From the Jerusalem Post:

A special Knesset session of the Jerusalem Lobby on Wednesday was dedicated to exploring the feasibility of a cable car leading to the Old City, which supporters claim will improve accessibility for tourists with disabilities and reduce traffic. “I remember the cable car on Mount Zion during the War of Independence,” Knesset Speaker Reuven Rivlin said at the opening of the session. “There are things that seem impossible – like a cable car passing over us – because they require more effort on behalf of future generations.” Rivlin added that the traffic from the 150,000 tourists per month in the Old City creates “unbearable crowding” that also stops Jerusalemites from moving freely around their city. Rivlin proposed an economic feasibility study to examine the cost of such an initiative in greater detail. According to a plan from the Transportation Ministry, a cable car could carry up to 4,000 passengers an hour, eliminating the need for some of the 3,000 buses that drive in and around the Old City each month. The plan also stipulated that the cable car would be environmentally friendly and would not harm the view or surroundings of the historic area. The cable car would stretch across the Kidron Valley, from the building that houses the Government Printing Office on Rehov Miriam Hashmonaite, to the Dung Gate. The 1,030-meter-long ride would take approximately 3 minutes, 30 seconds.

The full story is here. I perceive a few obstacles and I wouldn’t rush to buy stock in the company just yet. As best as I can determine, the cable car would begin near the old train station (Miriam HaHashmonait is on its south end and intersects with Hebron Road). In that case, the cable car does not pass over the Kidron Valley at all, but travelers would cross over the Hinnom Valley. A more impressive route would be several hundred meters above the Old City. Jerusalem-cable-car-route Possible cable car route over Hinnom Valley; screenshot from Google Earth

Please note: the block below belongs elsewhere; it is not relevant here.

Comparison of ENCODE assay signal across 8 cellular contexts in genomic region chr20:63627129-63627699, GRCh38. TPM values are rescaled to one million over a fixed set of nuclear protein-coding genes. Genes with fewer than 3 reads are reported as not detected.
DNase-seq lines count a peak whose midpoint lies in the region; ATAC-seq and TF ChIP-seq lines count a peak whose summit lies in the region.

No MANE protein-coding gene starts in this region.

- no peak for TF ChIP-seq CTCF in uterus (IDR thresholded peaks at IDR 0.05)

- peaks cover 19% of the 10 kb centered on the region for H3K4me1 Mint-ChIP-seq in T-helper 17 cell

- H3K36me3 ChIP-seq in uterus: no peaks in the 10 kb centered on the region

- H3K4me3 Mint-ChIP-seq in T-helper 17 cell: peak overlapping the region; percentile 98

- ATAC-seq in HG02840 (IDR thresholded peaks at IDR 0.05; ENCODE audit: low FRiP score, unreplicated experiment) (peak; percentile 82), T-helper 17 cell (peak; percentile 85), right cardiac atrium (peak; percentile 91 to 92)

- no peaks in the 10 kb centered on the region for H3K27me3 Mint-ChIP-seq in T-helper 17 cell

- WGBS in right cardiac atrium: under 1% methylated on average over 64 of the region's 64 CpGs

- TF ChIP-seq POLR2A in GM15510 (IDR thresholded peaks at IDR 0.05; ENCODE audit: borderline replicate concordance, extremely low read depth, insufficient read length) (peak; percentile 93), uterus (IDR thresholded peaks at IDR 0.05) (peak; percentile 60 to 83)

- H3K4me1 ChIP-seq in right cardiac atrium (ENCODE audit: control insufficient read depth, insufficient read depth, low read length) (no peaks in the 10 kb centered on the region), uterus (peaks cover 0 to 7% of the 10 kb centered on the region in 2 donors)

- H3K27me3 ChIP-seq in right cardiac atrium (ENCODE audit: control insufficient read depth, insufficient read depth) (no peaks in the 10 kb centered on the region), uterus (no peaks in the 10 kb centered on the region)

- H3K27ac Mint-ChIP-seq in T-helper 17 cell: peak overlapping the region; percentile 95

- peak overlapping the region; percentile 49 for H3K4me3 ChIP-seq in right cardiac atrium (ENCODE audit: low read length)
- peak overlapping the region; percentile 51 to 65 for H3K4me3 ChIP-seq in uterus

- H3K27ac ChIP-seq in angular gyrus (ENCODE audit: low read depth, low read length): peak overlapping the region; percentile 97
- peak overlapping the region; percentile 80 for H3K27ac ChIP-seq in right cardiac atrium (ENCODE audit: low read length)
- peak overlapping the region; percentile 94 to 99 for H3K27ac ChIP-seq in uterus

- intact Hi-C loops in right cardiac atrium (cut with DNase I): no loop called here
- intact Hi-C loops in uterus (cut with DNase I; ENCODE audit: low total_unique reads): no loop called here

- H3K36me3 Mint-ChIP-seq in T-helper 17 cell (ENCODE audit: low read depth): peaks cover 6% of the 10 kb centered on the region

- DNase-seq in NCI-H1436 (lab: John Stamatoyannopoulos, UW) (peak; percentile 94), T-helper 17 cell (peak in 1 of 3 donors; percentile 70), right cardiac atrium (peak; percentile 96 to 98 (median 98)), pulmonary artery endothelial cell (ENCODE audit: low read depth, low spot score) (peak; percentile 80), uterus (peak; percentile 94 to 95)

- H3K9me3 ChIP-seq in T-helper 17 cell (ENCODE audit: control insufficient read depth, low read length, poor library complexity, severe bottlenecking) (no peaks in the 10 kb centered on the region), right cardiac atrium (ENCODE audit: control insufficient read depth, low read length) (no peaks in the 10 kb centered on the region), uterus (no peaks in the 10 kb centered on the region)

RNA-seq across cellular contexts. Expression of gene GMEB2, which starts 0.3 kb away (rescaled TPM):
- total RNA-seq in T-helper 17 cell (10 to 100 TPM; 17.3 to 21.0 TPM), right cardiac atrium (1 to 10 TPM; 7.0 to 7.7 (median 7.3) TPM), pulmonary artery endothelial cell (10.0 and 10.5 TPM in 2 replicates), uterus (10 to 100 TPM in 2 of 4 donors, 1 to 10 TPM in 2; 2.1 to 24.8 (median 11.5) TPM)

I would not have guessed that there are so many. In an area the size of New Jersey, the land of Israel is blessed with an extraordinary amount of natural beauty and variety. Israel’s Ministry of Foreign Affairs describes the abundance in an article posted yesterday.

Looking at Israel on a map, it’s hard to imagine how hundreds of nature reserves could fit into this tiny country along with 7.7 million people. In fact, the roster of about 250 designated Israeli nature reserves and national parks – covering more than a million acres of land — is growing every year.
In addition to well-known sites such as Masada, Ein Gedi, the Hula Valley or Caesarea, the Israel Nature and Parks Authority (INPA) oversees close to 20 sites each in the Golan Heights/Upper Galilee, Negev/Eilat and Sea of Galilee/Mount Carmel regions; a dozen in central Israel; eight in the Judean Desert and Dead Sea area; and a handful in Judea and Samaria. Overnight camping facilities are available in 26 of Israel’s national parks.
These areas represent an unusually wide variety of landscapes and climates for a single country. In the far north is Mount Hermon with its snow-capped peaks in the winter. In the west is the green Mediterranean-fed landscape and wetlands. In the south are arid expanses of desert. Israel also is home to two unique natural wonders: the Dead Sea, the lowest place on earth; and Makhtesh Ramon (Ramon Crater), the world’s largest natural crater.

The article continues here.

What is your favorite national park or nature reserve in Israel? We’ve put together a little poll in which you can give your opinion. Since we cannot list all 250 parks, we have chosen ten of our favorites. Feel free to suggest others in the comments.
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You can see a list of some of the parks in each region of the country (numbered listed in parentheses):

En Gedi Nahal David with waterfalls, tb052307908

En Gedi Nature Reserve